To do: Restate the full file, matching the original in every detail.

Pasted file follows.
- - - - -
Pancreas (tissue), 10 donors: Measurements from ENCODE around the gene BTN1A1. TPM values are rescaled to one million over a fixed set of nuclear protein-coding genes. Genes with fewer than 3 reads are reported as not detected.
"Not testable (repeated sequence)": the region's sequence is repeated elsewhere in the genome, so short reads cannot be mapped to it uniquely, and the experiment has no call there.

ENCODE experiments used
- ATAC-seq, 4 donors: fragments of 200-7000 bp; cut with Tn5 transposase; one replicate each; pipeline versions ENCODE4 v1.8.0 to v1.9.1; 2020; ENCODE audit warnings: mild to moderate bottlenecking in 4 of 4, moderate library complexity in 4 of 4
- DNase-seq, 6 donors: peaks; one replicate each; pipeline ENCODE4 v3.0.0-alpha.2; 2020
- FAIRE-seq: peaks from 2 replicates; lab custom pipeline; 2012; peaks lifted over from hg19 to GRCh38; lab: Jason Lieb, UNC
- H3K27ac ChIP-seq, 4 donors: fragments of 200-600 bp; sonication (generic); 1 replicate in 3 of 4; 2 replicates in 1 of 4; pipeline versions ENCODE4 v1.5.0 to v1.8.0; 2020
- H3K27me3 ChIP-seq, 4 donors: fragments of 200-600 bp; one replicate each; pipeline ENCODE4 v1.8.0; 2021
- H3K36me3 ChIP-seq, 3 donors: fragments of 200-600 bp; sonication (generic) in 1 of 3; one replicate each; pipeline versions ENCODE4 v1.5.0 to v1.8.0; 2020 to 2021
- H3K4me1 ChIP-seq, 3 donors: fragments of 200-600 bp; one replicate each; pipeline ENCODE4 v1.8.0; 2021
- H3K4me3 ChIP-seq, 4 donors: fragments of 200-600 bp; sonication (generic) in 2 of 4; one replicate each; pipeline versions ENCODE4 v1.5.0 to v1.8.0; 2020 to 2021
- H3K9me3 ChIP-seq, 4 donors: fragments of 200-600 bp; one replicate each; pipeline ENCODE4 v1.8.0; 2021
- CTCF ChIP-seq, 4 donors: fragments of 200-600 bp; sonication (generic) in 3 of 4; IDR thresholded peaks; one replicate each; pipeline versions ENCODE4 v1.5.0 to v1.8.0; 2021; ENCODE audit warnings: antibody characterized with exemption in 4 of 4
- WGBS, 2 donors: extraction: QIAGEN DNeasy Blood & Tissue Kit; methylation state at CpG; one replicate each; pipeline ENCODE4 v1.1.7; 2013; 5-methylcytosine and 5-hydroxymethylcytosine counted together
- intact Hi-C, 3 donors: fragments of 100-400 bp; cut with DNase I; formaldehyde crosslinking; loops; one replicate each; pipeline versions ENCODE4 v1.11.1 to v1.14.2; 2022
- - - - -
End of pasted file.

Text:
Pancreas (tissue), 10 donors: Measurements from ENCODE around the gene BTN1A1. TPM values are rescaled to one million over a fixed set of nuclear protein-coding genes. Genes with fewer than 3 reads are reported as not detected.
"Not testable (repeated sequence)": the region's sequence is repeated elsewhere in the genome, so short reads cannot be mapped to it uniquely, and the experiment has no call there.

ENCODE experiments used
- ATAC-seq, 4 donors: fragments of 200-7000 bp; cut with Tn5 transposase; one replicate each; pipeline versions ENCODE4 v1.8.0 to v1.9.1; 2020; ENCODE audit warnings: mild to moderate bottlenecking in 4 of 4, moderate library complexity in 4 of 4
- DNase-seq, 6 donors: peaks; one replicate each; pipeline ENCODE4 v3.0.0-alpha.2; 2020
- FAIRE-seq: peaks from 2 replicates; lab custom pipeline; 2012; peaks lifted over from hg19 to GRCh38; lab: Jason Lieb, UNC
- H3K27ac ChIP-seq, 4 donors: fragments of 200-600 bp; sonication (generic); 1 replicate in 3 of 4; 2 replicates in 1 of 4; pipeline versions ENCODE4 v1.5.0 to v1.8.0; 2020
- H3K27me3 ChIP-seq, 4 donors: fragments of 200-600 bp; one replicate each; pipeline ENCODE4 v1.8.0; 2021
- H3K36me3 ChIP-seq, 3 donors: fragments of 200-600 bp; sonication (generic) in 1 of 3; one replicate each; pipeline versions ENCODE4 v1.5.0 to v1.8.0; 2020 to 2021
- H3K4me1 ChIP-seq, 3 donors: fragments of 200-600 bp; one replicate each; pipeline ENCODE4 v1.8.0; 2021
- H3K4me3 ChIP-seq, 4 donors: fragments of 200-600 bp; sonication (generic) in 2 of 4; one replicate each; pipeline versions ENCODE4 v1.5.0 to v1.8.0; 2020 to 2021
- H3K9me3 ChIP-seq, 4 donors: fragments of 200-600 bp; one replicate each; pipeline ENCODE4 v1.8.0; 2021
- CTCF ChIP-seq, 4 donors: fragments of 200-600 bp; sonication (generic) in 3 of 4; IDR thresholded peaks; one replicate each; pipeline versions ENCODE4 v1.5.0 to v1.8.0; 2021; ENCODE audit warnings: antibody characterized with exemption in 4 of 4
- WGBS, 2 donors: extraction: QIAGEN DNeasy Blood & Tissue Kit; methylation state at CpG; one replicate each; pipeline ENCODE4 v1.1.7; 2013; 5-methylcytosine and 5-hydroxymethylcytosine counted together
- intact Hi-C, 3 donors: fragments of 100-400 bp; cut with DNase I; formaldehyde crosslinking; loops; one replicate each; pipeline versions ENCODE4 v1.11.1 to v1.14.2; 2022